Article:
Bevell has seemingly been searching for a sweet spot of runs and touches for Lynch in each game since last month’s stunning trade of Harvin. Before that deal, Bevell spent the first games this season getting the ball to the wide receiver in as many ways as he could.

That meant bubble screens, fly sweeps and hitch routes to Harvin. More to the point, it meant plays that weren’t going to Lynch.

Lynch missed his second consecutive practice day Thursday with a newly listed calf injury but doesn’t seem likely to miss Sunday’s game.

The scene most will remember Lynch doing last Sunday was his bullish, 5-yard touchdown run. He dragged just about every Raider back to Ted Hendricks across the goal line for his fifth rushing touchdown of the season and the 70th of his career.

But the play that was the most impactful in that game — and has the potential to remain as huge as his hits over the final eight regular-season games — is the screen pass.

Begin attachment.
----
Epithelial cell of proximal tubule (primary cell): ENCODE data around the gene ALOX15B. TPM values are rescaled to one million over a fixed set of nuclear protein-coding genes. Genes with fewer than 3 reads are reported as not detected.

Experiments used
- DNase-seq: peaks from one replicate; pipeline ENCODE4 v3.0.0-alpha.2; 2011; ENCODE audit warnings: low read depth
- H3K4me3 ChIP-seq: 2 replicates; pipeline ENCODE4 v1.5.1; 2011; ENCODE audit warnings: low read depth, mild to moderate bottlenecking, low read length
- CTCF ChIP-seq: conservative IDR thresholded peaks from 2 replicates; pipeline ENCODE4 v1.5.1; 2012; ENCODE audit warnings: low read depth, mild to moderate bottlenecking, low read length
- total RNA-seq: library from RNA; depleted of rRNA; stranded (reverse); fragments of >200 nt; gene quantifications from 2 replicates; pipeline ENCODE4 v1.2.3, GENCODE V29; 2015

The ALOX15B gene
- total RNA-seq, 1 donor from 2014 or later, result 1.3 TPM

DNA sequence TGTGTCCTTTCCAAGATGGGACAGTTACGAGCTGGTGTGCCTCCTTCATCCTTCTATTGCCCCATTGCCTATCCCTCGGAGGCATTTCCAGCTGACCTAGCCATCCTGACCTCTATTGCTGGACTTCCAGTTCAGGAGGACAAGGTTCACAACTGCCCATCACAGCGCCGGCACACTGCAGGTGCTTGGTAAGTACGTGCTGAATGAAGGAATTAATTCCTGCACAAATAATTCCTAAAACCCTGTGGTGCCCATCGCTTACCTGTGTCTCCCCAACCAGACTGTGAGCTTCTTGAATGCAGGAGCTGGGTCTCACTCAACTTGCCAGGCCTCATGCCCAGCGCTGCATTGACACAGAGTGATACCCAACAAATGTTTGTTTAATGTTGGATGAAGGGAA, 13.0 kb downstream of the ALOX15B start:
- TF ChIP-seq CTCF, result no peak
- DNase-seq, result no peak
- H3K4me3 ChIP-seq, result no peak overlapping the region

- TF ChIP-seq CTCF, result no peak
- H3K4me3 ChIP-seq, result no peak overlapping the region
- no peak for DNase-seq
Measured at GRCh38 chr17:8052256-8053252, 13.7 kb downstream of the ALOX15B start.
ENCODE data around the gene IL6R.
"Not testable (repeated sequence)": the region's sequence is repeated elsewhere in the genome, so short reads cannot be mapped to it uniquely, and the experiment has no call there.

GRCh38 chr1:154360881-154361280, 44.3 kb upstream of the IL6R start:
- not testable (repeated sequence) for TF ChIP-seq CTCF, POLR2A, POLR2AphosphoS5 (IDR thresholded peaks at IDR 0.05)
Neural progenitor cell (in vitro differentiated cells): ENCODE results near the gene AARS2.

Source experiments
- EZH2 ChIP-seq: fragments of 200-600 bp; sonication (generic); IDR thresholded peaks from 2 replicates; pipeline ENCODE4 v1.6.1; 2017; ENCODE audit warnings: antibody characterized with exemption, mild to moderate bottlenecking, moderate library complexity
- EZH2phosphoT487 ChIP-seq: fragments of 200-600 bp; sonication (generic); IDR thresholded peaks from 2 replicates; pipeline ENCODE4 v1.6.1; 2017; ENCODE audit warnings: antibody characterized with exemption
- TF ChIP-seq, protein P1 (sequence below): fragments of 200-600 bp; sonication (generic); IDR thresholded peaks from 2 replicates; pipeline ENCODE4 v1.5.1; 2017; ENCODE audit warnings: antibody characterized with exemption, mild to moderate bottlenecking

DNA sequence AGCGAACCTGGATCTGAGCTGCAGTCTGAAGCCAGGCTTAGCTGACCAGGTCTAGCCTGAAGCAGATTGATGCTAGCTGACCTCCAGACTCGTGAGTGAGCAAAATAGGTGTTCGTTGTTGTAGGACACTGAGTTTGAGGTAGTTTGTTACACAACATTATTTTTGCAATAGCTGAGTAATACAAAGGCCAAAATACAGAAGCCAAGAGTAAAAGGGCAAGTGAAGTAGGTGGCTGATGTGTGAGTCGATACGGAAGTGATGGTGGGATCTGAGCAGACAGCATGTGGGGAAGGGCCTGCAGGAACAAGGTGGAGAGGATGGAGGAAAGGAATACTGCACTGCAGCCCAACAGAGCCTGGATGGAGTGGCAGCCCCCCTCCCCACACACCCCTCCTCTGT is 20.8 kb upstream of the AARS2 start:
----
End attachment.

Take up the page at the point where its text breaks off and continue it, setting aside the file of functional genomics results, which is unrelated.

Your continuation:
“Yeah, it worked today,” Lynch said Sunday, the characteristically brief way only he does.

Even when fully healthy at the start of the season, Seattle’s offensive line was not consistently giving Wilson time to drop back and find receivers down the field. With center Max Unger and left tackle Russell Okung out injured and then left guard James Carpenter spraining his ankle during last weekend’s game, screens to Lynch were about the only thing Bevell had Wilson throw in the second half against the Raiders.

Unger fully practiced Thursday for the first time since he sprained his foot Oct. 6 at Washington. That makes it more likely the two-time Pro Bowl center will play for the first time in six games against New York. Okung returned to practice Thursday on a limited basis.